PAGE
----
Recently, shares of The McGraw-Hill Companies, Inc. (NYSE:MHP) fell by 11% on Tuesday after the US Department of Justice (DOJ) announced that it is filing a lawsuit against its Standard & Poor’s rating service unit. McGraw Hill has lost $3.7 billion in market capitalization in last two days and the US government is seeking $5 billion in compensation.
What Went Wrong?
The US government believes that S&P mislead investors in between 2004 and 2007 and gave a high rating to securities to promote the interest of the firm and that of the investment banks. The company ignored the high credit risk associated with the securities and influenced investors to buy these securities on the basis of their good ratings. This ultimately led to the financial breakdown in the United States. The DOJ said – “The Justice Department alleges that S&P knew the housing market was collapsing but was intentionally slow to downgrade hundreds of securities because of concerns that such a move would cut off the pipeline of deals and anger issuer clients.”
However, McGraw Hill said “S&P analysts worked diligently to keep up with an unprecedented, rapidly changing and increasingly volatile environment, while acting to ensure changes to their ratings reflected robust analysis and deliberation. In fact, throughout this time, S&P included in its analysis the possibility that a rise in mortgage delinquencies would result in bondholder losses and, as a result, required substantially more RMBS collateral as protection against such potential losses to support AAA CDO ratings.”
Financials & Future Strategy
McGraw Hill’s results for the third quarter of 2012 were above analysts’ expectations. The company posted adjusted quarterly earnings of $1.33 per share – a year-over-year growth of 10%. The major growth came from the company’s financial business. However, the company’s education business saw a decrease of 11% in revenue and 15% in adjusted operating profit during the third quarter. The company has a current dividend yield of 1.9% and long term earning growth projections of 14.8%.
McGraw Hill is focusing on changing its business model and is seeking to expand into business sectors capable of delivering high growth. It has recently sold off its education division for $2.5 billion. The company is planning to change its name to McGraw Hill Financial and will mainly concentrate on capital and commodity markets.
S&P largest competitor is the Moody’s Corporation (NYSE:MCO). The company reported third quarter revenue of $688.5 million – year-over-year growth of 30%. Expenses also saw an increase of 25% as compared to last year. It achieved double digit revenue growth in all its business segments during the third quarter. These results suggest that the company is performing very well and future growth prospects are very high.
Dun & Bradstreet Corp (NYSE:DNB) is the world’s leading provider of commercial information and business insights. Third quarter results were very good; the company reported a year-on-year growth of 24% in diluted EPS and 48% from GAAP diluted EPS. The company expects an annual growth of 3% in revenue and operating income growth of 4% to 7%. The company continues to perform as per the analyst expectations and future prospects are very bright. This is a must buy stock.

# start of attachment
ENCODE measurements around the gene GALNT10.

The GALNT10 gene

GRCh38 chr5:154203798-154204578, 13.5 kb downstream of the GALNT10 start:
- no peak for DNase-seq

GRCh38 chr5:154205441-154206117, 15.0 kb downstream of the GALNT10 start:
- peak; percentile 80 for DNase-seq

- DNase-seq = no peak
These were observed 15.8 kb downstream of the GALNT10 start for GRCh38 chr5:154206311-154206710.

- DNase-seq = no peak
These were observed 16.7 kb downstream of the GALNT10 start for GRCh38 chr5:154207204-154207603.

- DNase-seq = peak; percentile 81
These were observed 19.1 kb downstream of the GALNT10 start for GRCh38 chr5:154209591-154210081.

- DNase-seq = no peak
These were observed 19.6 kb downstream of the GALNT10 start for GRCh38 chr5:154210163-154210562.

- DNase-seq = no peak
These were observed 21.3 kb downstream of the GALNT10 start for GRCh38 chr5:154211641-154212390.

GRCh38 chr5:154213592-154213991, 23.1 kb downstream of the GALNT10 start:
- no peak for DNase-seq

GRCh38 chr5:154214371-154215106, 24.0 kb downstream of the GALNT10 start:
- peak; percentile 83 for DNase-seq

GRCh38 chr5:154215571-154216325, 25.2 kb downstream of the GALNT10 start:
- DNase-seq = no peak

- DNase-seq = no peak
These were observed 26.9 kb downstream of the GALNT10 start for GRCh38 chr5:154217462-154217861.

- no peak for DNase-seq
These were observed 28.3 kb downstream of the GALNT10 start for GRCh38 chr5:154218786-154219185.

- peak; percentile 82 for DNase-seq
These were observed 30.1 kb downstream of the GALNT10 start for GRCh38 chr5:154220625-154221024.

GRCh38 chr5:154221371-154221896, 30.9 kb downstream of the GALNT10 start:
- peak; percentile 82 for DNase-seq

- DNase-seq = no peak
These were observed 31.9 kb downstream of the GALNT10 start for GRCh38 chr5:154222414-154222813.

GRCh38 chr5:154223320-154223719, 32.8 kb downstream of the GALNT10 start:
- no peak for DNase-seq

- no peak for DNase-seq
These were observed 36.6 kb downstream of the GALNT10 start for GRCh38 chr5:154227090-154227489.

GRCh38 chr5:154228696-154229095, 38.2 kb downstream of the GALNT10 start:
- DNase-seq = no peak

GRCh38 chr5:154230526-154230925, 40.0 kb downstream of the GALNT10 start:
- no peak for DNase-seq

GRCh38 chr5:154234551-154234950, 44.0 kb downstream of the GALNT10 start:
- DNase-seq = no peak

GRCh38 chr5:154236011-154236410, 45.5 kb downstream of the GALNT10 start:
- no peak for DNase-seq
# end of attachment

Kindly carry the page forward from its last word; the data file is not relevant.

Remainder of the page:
Fitch Ratings is jointly owned subsidiary of FIMALAC and Hearst Corporation. It is considered amongst the big three credit rating agencies, along with S&P and Moody’s. It has been criticized in the recent past for collateral debt obligation (CDO) losses. However, it stood apart from other rating agencies by warning the market in pre-crisis reports.
I believe that the US Department of Justice is overreacting. S&P reviewed the same sub-prime mortgage data that was available to the rest of the market. Moreover, the CDOs that the Department of Justice is talking about received almost the same ratings as from the other rating agencies. The company even downgraded the rating of many securities backed by residential mortgages in 2007. It even warned of the deteriorating conditions in the housing market.
Thus S&P was not purposefully involved in keeping the ratings high. The overall financial risk management system of the industry was not able to predict the coming downfall on time. This caused a delay for the S&P to take action, but it did downgrade the ratings before the other industry competitors.
I believe that the company is not at fault and there is nothing to worry about. This news has caused a sudden downfall in the stock prise, but investors will regain their confidence once they realize that the charges put up by the US Department of Justice are baseless.
Thus it can be said that civil lawsuits have affected the stock position of McGraw Hill, but this is only a temporary phenomenon. There is no reason for the lawsuit filed by Department of Justice to succeed as all the facts are supporting S&P.
The company has a report of strong financial performance backed by high dividend yield. The company has experienced continued growth in the past and the growth projections for its future are also very positive. In fact the company is slowly adopting a new business model and is moving away from less profitable business sectors like education. This strategy is aimed at achieving high growth rates in the future. The company’s market credibility and history of success further support continued investments in the company.
This is the right time to buy the stocks of the company as the price is lower at present and will yield high returns in the future.
The article Do People Believe In Ratings After the Recession? originally appeared on Fool.com and is written by Sujata Dutta.
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